One-way flights from Moscow have almost sold out after Russia announced plans to call up 300,000 army reservists.
On Wednesday morning, Russian President Vladimir Putin said the country’s military would “partially mobilize” military reservists Ukraine.
Flights from Moscow quickly filled as would-be conscripts scrambled to evade the draft.
Turkish Airlines has no vacancies on a direct flight to Istanbul until Tuesday – and even then the cheapest flight costs 2441 pounds (2800 euros).
At the time of publication, Pegasus was a low-cost Turkish airlineonly had one free flight this week at a cost of £1,411 (€1,618)
Similar tickets typically cost between £365 and £600 (€418 – €688), according to Google Flights.
Wednesday flights from Moscow to the capitals of Georgia, Turkey and Armenia — for which Russian citizens do not require a visa — were unavailable within minutes of Putin’s announcement, according to Russian travel planning website aviasales.ru.
According to Air Serbia’s website, the first available flight from Moscow to Belgrade is on October 9 and costs around 800 euros for a single ticket.
Few airlines still fly to Russiasince the European Union has imposed a flight embargo on the country.
A Serbia-based group called the Russians, Belarusians, Ukrainians and Serbs Together Against War, tweeted that no flights from Russia to Belgrade would be available until mid-October, Reuters reported.
Flights to Turkey, Georgia and Armenia also sold out immediately, according to the Belgrade-based group.
“All Russians who wanted to go to war have already left,” the group said. “Nobody else wants to go there!”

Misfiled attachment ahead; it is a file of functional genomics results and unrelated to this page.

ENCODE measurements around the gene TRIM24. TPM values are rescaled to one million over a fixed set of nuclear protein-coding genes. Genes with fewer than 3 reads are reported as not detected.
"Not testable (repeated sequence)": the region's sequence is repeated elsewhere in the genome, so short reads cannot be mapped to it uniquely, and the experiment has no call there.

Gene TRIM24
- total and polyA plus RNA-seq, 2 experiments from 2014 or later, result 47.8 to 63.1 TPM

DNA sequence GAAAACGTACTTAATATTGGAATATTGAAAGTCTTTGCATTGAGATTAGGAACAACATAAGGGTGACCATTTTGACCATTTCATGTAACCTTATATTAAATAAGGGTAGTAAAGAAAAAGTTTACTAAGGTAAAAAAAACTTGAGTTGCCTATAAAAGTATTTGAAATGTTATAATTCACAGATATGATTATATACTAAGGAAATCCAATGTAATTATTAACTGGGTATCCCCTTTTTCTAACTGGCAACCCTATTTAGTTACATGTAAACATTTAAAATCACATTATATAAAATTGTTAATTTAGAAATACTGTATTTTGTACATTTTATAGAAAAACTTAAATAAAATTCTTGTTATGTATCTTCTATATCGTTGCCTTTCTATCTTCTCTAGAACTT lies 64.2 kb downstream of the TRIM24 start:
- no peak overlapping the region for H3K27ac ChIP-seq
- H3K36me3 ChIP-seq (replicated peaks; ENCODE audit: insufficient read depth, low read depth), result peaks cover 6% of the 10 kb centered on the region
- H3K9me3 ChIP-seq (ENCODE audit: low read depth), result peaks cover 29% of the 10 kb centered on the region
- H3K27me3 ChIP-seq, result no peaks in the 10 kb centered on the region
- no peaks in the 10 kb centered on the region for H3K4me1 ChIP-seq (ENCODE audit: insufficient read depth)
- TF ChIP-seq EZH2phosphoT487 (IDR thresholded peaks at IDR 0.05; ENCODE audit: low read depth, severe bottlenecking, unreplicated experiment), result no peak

Russia has announced that 5,937 Russian soldiers have been killed Ukraine since the beginning of the invasion. The actual number is likely to be much higher, with up to 80,000 Russian soldiers killed or wounded since the beginning of the war.
Who is called up to flee in Ukraine?
The mobilization takes place according to a Ukrainian counteroffensive last week recaptured large parts of the territory occupied by Russia.
Putin outlined the terms of the policy in a speech on Wednesday morning.
“Military service applies only to citizens who are currently in reserve, particularly those who have served in the armed forces, have certain military jobs and relevant experience,” he said.
Russian-controlled territories in Ukraine have also announced plans to hold “referendums” on whether or not to become part of Russia. Moscow is likely to rig the results of these contests, said White House National Security Advisor Jake Sullivan.
Ukrainian President Volodymyr Zelenskyy condemned the “sham referendum” plans as mere “noise”.